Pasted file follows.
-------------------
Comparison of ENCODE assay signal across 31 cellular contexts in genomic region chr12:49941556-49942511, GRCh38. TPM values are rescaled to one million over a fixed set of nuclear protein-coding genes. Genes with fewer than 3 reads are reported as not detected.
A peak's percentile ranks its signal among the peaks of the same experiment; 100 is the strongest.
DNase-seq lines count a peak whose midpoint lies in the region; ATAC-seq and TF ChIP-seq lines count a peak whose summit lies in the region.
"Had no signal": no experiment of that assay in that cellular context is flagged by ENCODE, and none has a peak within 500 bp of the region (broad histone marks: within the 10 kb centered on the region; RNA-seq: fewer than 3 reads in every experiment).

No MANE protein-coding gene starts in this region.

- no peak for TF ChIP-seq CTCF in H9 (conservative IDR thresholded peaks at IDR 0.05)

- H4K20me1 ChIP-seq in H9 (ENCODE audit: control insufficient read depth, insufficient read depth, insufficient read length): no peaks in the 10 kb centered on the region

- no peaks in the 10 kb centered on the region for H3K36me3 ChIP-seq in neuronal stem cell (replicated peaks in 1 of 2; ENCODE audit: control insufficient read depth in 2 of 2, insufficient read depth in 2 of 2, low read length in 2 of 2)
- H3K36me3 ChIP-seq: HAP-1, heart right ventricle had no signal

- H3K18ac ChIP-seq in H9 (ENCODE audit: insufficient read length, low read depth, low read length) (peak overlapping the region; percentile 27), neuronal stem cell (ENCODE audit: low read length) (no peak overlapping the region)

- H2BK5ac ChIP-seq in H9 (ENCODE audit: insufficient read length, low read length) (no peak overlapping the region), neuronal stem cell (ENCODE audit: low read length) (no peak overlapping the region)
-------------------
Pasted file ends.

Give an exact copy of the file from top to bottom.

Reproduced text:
Comparison of ENCODE assay signal across 31 cellular contexts in genomic region chr12:49941556-49942511, GRCh38. TPM values are rescaled to one million over a fixed set of nuclear protein-coding genes. Genes with fewer than 3 reads are reported as not detected.
A peak's percentile ranks its signal among the peaks of the same experiment; 100 is the strongest.
DNase-seq lines count a peak whose midpoint lies in the region; ATAC-seq and TF ChIP-seq lines count a peak whose summit lies in the region.
"Had no signal": no experiment of that assay in that cellular context is flagged by ENCODE, and none has a peak within 500 bp of the region (broad histone marks: within the 10 kb centered on the region; RNA-seq: fewer than 3 reads in every experiment).

No MANE protein-coding gene starts in this region.

- no peak for TF ChIP-seq CTCF in H9 (conservative IDR thresholded peaks at IDR 0.05)

- H4K20me1 ChIP-seq in H9 (ENCODE audit: control insufficient read depth, insufficient read depth, insufficient read length): no peaks in the 10 kb centered on the region

- no peaks in the 10 kb centered on the region for H3K36me3 ChIP-seq in neuronal stem cell (replicated peaks in 1 of 2; ENCODE audit: control insufficient read depth in 2 of 2, insufficient read depth in 2 of 2, low read length in 2 of 2)
- H3K36me3 ChIP-seq: HAP-1, heart right ventricle had no signal

- H3K18ac ChIP-seq in H9 (ENCODE audit: insufficient read length, low read depth, low read length) (peak overlapping the region; percentile 27), neuronal stem cell (ENCODE audit: low read length) (no peak overlapping the region)

- H2BK5ac ChIP-seq in H9 (ENCODE audit: insufficient read length, low read length) (no peak overlapping the region), neuronal stem cell (ENCODE audit: low read length) (no peak overlapping the region)